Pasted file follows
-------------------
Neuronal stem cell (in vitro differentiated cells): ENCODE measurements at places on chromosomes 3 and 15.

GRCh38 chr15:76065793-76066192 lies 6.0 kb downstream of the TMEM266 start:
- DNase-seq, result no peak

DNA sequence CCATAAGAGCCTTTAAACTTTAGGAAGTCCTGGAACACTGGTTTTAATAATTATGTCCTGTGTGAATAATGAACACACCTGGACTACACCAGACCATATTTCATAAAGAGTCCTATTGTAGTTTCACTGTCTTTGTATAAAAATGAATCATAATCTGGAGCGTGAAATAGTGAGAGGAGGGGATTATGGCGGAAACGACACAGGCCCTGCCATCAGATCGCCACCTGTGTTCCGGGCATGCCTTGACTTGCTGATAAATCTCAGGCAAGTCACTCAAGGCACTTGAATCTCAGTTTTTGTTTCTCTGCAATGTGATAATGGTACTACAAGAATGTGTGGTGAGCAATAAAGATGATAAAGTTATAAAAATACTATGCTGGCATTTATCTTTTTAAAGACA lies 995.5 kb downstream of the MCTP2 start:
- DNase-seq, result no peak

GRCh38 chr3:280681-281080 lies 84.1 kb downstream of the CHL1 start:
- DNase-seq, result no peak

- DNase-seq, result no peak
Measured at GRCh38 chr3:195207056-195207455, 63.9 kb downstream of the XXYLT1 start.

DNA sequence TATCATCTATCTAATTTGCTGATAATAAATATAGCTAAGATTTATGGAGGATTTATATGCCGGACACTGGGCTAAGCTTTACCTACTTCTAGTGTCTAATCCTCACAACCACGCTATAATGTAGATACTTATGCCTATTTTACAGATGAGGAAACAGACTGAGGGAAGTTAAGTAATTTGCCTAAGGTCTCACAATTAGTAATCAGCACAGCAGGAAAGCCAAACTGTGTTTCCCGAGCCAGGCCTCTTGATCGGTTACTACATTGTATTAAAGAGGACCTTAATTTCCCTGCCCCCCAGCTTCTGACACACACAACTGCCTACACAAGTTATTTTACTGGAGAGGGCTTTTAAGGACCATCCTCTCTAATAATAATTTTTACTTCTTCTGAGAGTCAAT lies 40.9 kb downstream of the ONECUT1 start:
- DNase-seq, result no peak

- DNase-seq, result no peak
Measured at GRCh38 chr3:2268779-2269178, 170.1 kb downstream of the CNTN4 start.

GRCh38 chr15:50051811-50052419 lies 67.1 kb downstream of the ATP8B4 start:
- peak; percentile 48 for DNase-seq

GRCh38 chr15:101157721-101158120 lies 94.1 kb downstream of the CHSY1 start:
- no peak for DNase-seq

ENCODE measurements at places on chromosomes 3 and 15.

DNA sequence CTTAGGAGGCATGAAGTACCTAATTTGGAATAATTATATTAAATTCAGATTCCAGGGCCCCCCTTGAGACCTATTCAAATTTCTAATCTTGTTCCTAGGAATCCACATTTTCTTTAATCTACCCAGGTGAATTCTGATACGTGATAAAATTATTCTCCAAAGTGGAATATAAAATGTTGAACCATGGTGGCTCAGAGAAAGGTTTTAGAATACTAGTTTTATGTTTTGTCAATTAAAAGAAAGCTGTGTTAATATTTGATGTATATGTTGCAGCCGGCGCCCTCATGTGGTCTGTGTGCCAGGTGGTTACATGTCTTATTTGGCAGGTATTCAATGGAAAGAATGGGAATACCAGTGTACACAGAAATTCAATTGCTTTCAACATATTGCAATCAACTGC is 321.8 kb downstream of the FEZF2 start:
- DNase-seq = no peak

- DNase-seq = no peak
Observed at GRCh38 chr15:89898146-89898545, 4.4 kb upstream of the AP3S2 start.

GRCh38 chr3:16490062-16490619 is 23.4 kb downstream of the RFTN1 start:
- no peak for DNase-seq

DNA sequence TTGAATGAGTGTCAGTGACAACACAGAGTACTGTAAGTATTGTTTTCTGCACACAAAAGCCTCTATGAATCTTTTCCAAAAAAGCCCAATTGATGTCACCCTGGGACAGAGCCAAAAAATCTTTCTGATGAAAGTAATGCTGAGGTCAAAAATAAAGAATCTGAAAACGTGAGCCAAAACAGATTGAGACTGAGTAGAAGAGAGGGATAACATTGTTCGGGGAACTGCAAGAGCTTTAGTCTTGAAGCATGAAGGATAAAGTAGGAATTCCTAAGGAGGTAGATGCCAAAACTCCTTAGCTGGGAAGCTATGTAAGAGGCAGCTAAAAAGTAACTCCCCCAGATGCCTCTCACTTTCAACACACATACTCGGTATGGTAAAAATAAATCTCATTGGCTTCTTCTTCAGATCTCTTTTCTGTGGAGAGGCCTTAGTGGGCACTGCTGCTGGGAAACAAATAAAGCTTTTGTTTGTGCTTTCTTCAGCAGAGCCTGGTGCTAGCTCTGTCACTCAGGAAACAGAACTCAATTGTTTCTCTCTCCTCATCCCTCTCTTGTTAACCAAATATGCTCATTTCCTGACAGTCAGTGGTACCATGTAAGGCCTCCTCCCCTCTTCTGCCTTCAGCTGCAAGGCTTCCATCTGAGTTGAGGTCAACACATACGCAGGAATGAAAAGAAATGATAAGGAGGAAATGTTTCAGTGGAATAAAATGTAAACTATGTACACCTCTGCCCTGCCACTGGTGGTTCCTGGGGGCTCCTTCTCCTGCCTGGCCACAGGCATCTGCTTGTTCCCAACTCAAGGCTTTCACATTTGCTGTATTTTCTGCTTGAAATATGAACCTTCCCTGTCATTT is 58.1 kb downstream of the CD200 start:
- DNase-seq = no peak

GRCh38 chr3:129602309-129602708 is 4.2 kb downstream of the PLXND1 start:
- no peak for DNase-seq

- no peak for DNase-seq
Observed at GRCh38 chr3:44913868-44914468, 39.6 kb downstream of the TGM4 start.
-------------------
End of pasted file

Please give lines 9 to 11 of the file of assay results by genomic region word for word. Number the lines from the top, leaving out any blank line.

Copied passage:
Measured at GRCh38 chr3:195207056-195207455, 63.9 kb downstream of the XXYLT1 start.

DNA sequence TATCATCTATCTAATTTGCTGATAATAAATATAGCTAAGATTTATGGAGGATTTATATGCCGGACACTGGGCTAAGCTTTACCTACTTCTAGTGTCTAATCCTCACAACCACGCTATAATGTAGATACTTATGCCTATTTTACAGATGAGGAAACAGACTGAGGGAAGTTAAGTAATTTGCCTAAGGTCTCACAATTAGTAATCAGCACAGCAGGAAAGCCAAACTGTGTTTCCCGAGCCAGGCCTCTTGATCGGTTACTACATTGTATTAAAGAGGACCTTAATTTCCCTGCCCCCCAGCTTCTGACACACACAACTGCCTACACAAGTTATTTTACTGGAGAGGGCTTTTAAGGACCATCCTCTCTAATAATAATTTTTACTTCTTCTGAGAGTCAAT lies 40.9 kb downstream of the ONECUT1 start:
- DNase-seq, result no peak